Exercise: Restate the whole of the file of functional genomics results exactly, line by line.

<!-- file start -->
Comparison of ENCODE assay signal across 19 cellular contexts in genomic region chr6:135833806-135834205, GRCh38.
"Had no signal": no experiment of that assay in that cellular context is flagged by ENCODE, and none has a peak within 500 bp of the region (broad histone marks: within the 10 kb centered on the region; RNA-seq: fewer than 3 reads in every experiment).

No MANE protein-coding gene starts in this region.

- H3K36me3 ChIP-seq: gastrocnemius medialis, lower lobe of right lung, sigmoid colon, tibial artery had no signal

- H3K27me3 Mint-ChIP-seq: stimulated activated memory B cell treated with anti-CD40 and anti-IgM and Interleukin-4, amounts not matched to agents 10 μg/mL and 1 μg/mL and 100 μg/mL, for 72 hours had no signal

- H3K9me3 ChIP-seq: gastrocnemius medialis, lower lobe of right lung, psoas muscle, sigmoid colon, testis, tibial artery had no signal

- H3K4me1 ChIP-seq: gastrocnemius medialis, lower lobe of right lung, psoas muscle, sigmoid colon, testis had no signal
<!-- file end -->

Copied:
Comparison of ENCODE assay signal across 19 cellular contexts in genomic region chr6:135833806-135834205, GRCh38.
"Had no signal": no experiment of that assay in that cellular context is flagged by ENCODE, and none has a peak within 500 bp of the region (broad histone marks: within the 10 kb centered on the region; RNA-seq: fewer than 3 reads in every experiment).

No MANE protein-coding gene starts in this region.

- H3K36me3 ChIP-seq: gastrocnemius medialis, lower lobe of right lung, sigmoid colon, tibial artery had no signal

- H3K27me3 Mint-ChIP-seq: stimulated activated memory B cell treated with anti-CD40 and anti-IgM and Interleukin-4, amounts not matched to agents 10 μg/mL and 1 μg/mL and 100 μg/mL, for 72 hours had no signal

- H3K9me3 ChIP-seq: gastrocnemius medialis, lower lobe of right lung, psoas muscle, sigmoid colon, testis, tibial artery had no signal

- H3K4me1 ChIP-seq: gastrocnemius medialis, lower lobe of right lung, psoas muscle, sigmoid colon, testis had no signal